Thoughts for Companies Facing Distress as a Result of COVID-19

On March 22, 2020, Governor Polis issued a statewide 50% reduction in force order. The next day, March 23, the City and County of Denver issued a shelter-in-place order exempting only essential businesses. Mandatory workforce reductions and closures are impacting the vast majority of businesses in Denver and in greater Colorado. Those effects are compounded by the general economic downturn related to the COVID-19 pandemic.

We will cover specific elements of the applicable orders in other articles. Keep an eye on this site for more information. In the meantime, we offer the following considerations for every business facing liquidity and related issues in this moment.

Confer with trusted legal counsel before making big decisions. Decisions you make in response to this crisis can have substantial legal ramifications that could impact your business’ ability to bounce back when the situation improves. For instance, firing all or part of your workforce could trigger federal notice requirements under the WARN Act. Another example: making payments to insiders or creditors could raise fraudulent transfer or fiduciary duty issues. The best way to protect yourself—now and in the future—is to talk to a lawyer before making any significant business decisions.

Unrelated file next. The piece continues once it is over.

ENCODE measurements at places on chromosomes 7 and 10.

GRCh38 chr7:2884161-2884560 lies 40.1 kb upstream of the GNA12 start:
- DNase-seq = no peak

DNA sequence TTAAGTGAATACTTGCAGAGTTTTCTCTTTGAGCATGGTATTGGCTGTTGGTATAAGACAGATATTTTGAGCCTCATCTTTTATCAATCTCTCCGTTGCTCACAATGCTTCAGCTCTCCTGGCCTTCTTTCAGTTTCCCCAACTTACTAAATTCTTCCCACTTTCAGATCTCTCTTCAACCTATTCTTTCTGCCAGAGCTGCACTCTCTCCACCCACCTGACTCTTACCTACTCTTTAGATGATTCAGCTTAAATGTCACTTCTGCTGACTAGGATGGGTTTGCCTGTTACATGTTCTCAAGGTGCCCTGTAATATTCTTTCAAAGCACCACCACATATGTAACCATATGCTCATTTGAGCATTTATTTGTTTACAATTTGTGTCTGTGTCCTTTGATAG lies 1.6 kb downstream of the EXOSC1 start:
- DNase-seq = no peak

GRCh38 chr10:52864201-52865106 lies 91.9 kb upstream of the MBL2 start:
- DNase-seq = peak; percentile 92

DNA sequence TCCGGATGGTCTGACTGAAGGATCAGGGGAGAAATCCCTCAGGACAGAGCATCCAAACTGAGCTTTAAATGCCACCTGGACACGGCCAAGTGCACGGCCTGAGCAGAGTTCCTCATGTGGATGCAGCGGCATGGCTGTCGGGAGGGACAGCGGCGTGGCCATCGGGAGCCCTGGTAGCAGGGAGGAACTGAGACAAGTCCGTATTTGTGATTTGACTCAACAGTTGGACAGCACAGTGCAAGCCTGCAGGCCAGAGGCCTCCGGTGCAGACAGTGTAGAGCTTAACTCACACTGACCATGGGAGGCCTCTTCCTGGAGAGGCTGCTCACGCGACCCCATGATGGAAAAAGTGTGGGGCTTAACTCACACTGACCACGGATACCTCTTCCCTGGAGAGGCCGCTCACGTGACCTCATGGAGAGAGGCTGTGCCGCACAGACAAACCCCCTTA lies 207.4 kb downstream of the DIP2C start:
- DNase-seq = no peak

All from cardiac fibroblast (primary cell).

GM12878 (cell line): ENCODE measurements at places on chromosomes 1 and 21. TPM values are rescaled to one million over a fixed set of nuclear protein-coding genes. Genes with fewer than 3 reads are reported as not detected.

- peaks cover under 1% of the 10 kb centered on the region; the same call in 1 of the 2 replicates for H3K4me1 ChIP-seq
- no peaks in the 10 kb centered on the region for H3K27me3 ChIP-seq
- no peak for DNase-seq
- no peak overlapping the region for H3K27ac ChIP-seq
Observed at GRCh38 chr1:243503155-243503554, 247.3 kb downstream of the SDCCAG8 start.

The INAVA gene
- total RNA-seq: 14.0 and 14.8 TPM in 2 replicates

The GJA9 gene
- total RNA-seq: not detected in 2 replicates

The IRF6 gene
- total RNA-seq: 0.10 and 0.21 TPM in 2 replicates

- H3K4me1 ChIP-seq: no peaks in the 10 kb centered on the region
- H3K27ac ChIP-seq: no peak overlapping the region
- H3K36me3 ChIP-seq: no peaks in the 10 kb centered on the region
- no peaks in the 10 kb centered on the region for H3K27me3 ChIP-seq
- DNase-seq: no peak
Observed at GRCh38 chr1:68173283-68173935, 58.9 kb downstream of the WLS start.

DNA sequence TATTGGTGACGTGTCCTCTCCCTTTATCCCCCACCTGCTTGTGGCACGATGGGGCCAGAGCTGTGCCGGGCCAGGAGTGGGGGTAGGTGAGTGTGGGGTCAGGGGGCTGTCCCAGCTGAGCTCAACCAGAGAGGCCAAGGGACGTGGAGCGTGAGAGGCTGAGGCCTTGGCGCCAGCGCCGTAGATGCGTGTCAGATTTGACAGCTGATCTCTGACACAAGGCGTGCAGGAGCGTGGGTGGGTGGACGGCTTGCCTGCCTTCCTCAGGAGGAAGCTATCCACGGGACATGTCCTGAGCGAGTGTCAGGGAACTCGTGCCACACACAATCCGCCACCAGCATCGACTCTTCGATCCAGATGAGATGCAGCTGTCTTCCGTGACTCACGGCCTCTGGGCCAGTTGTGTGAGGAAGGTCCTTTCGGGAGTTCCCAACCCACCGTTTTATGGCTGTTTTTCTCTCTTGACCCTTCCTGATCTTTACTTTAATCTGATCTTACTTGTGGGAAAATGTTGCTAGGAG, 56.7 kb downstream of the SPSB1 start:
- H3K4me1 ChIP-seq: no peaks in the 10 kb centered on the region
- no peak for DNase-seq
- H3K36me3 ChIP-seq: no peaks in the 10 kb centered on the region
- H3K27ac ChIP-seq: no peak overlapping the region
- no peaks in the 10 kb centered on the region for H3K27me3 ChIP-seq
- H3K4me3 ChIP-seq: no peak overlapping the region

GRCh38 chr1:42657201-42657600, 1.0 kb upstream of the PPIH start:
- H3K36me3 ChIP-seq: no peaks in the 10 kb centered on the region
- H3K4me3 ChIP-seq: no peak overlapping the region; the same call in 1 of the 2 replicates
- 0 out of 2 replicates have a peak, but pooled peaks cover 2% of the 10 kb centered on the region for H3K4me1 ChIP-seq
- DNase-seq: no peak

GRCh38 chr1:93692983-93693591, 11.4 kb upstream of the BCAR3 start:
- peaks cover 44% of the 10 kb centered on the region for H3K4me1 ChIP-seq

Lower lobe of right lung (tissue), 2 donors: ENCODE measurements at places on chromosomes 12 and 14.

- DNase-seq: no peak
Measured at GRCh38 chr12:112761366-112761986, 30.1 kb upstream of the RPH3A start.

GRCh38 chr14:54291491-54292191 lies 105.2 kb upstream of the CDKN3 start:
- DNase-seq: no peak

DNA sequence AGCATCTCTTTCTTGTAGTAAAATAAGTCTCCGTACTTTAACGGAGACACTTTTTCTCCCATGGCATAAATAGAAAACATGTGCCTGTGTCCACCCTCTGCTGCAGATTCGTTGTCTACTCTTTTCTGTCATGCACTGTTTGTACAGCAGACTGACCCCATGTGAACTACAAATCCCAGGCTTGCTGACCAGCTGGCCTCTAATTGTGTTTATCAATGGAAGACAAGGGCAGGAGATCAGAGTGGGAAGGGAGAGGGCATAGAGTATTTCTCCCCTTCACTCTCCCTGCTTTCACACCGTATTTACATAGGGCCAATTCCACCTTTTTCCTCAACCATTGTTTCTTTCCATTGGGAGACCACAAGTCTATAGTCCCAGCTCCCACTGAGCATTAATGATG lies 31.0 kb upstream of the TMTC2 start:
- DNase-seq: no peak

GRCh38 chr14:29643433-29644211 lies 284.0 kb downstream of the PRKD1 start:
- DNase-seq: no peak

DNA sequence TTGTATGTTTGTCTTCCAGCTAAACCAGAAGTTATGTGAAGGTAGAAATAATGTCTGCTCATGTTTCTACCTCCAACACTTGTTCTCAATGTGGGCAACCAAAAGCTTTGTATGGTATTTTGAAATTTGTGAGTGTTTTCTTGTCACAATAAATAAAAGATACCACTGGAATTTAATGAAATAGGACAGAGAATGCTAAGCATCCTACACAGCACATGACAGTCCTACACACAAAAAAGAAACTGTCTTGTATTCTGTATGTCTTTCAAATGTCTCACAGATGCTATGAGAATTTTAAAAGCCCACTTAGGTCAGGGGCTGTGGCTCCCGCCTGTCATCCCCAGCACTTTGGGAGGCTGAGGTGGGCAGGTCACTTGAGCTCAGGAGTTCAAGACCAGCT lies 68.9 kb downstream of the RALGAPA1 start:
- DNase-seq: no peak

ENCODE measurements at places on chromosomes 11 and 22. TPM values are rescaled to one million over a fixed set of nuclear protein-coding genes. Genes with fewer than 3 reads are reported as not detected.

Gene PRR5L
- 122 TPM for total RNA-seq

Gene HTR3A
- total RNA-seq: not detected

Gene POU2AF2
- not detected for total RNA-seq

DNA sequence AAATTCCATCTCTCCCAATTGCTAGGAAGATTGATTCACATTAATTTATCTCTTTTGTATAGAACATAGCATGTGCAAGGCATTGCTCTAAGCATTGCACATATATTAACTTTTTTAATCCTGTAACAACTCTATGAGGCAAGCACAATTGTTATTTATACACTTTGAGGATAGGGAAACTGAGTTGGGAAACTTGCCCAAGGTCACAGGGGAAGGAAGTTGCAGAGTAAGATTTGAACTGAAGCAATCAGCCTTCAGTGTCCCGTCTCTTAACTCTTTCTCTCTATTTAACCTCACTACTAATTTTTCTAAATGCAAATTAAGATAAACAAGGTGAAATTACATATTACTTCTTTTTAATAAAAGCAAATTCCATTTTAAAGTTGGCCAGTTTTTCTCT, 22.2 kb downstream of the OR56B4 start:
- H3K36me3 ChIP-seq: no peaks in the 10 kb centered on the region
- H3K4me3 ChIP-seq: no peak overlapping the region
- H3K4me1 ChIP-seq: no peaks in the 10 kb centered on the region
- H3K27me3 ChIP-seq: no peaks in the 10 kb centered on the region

Review key contracts. Loan documents and other contracts have provisions that may be implicated by the current crisis—financial covenants, force majeure clauses, etc. Identify the key contracts your business relies on and review them to determine whether they might obligate your business to do anything or entitle your business to some benefit. Be particularly attentive to leases, loan documents, and other critical contracts. Answers will not always be obvious on the face of the documents, so involve a lawyer if at all possible.

Don’t lose sight of governance. Make sure you are complying with notification and other requirements vis a vis partners, members, directors, shareholders, and other key constituents. It may not seem like the most important thing to do in the midst of a meltdown, but providing notice and disclosure now can protect you from potential claims down the road.

The lawyers at FGMC are here to help you weather this storm. Please reach out to us if we can help with specific questions, or even just to have a conversation about best practices. 

Jason Spitalnick

Jason Spitalnick


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